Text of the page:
With steep increases in college tuition and ominous predictions for the state’s economy, it is time to rethink strategies for paying for Connecticut’s public colleges, says state Higher Education Commissioner Michael Meotti.

Meotti echoed the warnings in a new national study showing that many states, including Connecticut, have slipped in their support for higher education even as the appetite for college degrees has grown sharply.

Nationwide, the recession that began in 2008 “dramatically reduced state revenue and ended the growth in state and local support for higher education achieved between 2004 and 2008,” said an annual report by the Colorado-based State Higher Education Executive Officers.

Among the 50 states, Connecticut had the sixth highest rate of enrollment growth – much of it at two-year community colleges – between 2004 and 2009 but saw a sharp one-year decline in state financial support per student between 2008 and 2009, dropping 5.7 percent, the report said.

“It’s clear what’s happening now is tuition is being asked to bear more of the burden,” said Paul Lingenfelter, SHEEO’s president.

Even with substantial increases in state and federal funding, public support for colleges  has not generally kept pace with enrollment growth and inflation, leading to tuition increases in virtually every state, he said.

At the University of Connecticut, for example, Chief Financial Officer Richard Gray this week will recommend a 5.8 percent increase in student tuition and fees – a move that would for the first time push the level of revenue from students above the level the state provides for running Connecticut’s flagship university.

Gray warned that even with a similar increase the following year, UConn could face a deficit of up to $40 million, meaning fewer professors, larger class sizes and the possibility that students would not be able to schedule the classes they need to graduate in four years.

That, said Meotti, would be unacceptable.

“We are about to enter this excruciating period of time for state budgeting of all kinds,” Meotti said in an interview. “I’d make the argument that [higher education] is one of the best investments possible, but it’s still going to be affected.

Meotti said higher education officials, legislators and the successor to retiring Gov. M. Jodi Rell next year should tackle the question of how to keep college affordable in spite of the worsening budget crisis. As the state shapes its next budget, Meotti said he wants leaders to understand “what their decisions have to do with the impact on tuition.”

He cited the example of Maryland, where educators and state officials, led by Gov. Martin J. O’Malley, gained national attention for a cost-cutting program that began several years ago and helped the University System of Maryland and Morgan State University freeze tuition for four years.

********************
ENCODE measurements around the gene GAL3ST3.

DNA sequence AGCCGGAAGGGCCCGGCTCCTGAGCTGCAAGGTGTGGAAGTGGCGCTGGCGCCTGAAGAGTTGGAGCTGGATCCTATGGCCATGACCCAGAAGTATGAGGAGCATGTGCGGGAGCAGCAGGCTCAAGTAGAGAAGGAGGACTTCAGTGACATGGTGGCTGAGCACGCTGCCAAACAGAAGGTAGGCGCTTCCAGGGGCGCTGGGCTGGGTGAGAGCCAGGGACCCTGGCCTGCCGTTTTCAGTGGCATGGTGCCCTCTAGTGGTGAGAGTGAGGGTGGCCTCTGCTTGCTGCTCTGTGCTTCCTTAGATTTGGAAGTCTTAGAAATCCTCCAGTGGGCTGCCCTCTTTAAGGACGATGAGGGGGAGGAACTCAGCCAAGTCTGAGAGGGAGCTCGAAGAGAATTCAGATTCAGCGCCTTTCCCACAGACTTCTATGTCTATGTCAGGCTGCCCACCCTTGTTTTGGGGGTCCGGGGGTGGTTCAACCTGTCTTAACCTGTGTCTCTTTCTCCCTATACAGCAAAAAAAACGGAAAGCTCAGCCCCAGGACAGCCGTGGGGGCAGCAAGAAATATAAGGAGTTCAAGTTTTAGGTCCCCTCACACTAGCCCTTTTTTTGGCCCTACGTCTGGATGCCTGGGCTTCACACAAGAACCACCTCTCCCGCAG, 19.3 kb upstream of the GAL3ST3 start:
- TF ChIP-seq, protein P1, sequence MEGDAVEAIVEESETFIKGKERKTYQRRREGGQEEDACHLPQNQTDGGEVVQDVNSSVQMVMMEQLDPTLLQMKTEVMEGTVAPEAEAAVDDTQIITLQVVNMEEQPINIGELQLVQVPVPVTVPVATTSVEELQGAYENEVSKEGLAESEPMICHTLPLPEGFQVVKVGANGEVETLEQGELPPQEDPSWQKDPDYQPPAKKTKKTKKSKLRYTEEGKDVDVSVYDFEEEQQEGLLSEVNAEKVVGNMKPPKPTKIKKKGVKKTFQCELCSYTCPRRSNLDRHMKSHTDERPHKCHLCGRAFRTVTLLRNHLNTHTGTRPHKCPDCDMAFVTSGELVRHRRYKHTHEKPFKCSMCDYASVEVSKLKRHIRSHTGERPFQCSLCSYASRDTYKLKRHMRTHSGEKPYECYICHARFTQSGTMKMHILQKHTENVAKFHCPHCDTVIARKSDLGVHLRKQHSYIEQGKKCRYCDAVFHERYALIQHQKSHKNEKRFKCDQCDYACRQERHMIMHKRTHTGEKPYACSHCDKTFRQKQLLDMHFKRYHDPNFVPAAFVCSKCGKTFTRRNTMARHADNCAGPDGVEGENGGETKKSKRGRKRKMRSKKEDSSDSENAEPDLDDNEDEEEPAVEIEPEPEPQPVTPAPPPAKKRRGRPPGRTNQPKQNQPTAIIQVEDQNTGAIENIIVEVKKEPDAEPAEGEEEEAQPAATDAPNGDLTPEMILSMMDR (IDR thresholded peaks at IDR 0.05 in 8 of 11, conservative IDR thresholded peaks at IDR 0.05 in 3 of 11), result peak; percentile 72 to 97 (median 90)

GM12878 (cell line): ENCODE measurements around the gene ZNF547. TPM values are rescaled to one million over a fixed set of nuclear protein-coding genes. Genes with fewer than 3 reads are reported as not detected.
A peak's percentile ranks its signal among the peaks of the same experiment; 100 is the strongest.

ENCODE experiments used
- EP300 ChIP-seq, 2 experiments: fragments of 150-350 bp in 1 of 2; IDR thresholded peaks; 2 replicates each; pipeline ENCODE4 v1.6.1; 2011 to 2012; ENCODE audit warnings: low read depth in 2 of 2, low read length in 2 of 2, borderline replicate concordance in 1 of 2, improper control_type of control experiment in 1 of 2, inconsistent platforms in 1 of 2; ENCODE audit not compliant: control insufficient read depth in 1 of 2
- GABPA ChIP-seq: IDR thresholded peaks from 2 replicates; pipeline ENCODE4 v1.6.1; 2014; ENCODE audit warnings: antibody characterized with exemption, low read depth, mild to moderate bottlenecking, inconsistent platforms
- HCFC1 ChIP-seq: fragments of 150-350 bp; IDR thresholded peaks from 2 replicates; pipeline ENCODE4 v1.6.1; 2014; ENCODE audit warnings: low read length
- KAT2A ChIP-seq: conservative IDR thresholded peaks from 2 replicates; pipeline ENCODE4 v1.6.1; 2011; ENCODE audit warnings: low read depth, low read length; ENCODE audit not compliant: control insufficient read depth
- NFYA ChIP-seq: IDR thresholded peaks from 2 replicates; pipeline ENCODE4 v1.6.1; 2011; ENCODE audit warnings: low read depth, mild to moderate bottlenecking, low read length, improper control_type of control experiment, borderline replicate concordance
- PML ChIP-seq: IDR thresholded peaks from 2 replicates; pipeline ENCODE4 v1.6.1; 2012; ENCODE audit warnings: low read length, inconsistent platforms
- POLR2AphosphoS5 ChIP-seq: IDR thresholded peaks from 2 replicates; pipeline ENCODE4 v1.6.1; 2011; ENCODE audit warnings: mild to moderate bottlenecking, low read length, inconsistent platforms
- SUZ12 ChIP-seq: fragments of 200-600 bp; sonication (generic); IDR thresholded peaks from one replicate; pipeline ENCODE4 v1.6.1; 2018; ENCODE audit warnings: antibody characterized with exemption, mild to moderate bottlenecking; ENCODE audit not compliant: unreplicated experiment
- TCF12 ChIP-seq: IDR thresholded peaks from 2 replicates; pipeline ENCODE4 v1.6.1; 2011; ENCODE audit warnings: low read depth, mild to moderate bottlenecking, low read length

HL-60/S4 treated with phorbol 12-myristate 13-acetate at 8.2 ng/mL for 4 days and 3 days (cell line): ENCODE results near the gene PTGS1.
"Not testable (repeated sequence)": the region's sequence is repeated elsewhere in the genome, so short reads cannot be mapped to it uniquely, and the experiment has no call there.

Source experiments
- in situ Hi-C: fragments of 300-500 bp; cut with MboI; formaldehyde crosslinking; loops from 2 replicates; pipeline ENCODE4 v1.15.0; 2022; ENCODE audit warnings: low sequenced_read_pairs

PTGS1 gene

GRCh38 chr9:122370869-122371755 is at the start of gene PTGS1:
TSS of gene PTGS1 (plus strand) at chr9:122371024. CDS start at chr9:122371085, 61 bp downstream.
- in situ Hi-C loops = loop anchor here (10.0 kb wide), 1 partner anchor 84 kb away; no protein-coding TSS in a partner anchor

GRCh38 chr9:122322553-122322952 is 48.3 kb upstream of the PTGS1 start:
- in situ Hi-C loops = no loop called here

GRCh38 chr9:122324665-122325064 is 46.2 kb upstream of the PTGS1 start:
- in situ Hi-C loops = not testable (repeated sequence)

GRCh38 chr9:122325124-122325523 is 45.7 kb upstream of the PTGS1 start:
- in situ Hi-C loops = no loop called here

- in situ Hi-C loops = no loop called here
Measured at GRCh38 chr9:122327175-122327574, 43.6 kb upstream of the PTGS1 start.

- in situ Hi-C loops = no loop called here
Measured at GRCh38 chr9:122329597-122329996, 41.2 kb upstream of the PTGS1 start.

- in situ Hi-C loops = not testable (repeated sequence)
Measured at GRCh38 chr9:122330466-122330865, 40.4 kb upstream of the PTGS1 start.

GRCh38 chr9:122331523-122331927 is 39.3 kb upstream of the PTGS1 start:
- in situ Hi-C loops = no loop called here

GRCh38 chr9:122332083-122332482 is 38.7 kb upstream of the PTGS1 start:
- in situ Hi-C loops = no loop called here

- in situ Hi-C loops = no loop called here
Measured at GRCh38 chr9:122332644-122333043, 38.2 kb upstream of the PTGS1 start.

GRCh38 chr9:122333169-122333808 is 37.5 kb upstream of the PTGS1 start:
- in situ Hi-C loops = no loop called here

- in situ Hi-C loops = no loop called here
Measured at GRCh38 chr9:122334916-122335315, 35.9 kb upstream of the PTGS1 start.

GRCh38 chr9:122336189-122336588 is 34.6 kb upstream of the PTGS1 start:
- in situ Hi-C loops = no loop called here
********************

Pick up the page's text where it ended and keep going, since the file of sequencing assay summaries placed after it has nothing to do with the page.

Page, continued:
“It was popular. It was extraordinary,” said Christopher Falkenhagen, director of communications for the Maryland’s Higher Education Commission. “Students who graduate this year will not have seen a penny of increase” in tuition, he said.

In addition to the cost-cutting measures, Maryland increased support for public colleges, and O’Malley supported steps such as using a portion of corporate tax receipts for a higher education and workforce investment fund and authorizing more than $220 million in capital funds for the state’s community colleges, according to the commission.

In Connecticut, Meotti said officials should examine different strategies for UConn, the Connecticut State University System and the Connecticut Community Colleges system. The two-year community colleges, for example, have undergone the biggest enrollment surges and “are in the eye of the storm,” he said. “Public policy doesn’t mean everybody gets treated the same.”

According to the latest SHEEO report, states vary widely in the level of higher education revenue generated by tuition, ranging from about 12 percent in Wyoming to nearly 84 percent in Vermont. Connecticut is in the middle of the pack at 40 percent, slightly above the national average.

“The reality is that in sheer gross dollars Connecticut has been pretty generous to higher education in comparison to other states,” Meotti said. But, he added, “that history of generosity in tough budget times increases the size of the challenge.”

He said it is crucial for political leaders and the public to understand the link between higher education and economic recovery.

“The future of this state in terms of its ability to compete and provide economic opportunity is based on the ability of its residents to get valuable and relevant post-secondary credentials. . . . You’re just not going to get ahead as an economy or as an individual with just a high school diploma.”

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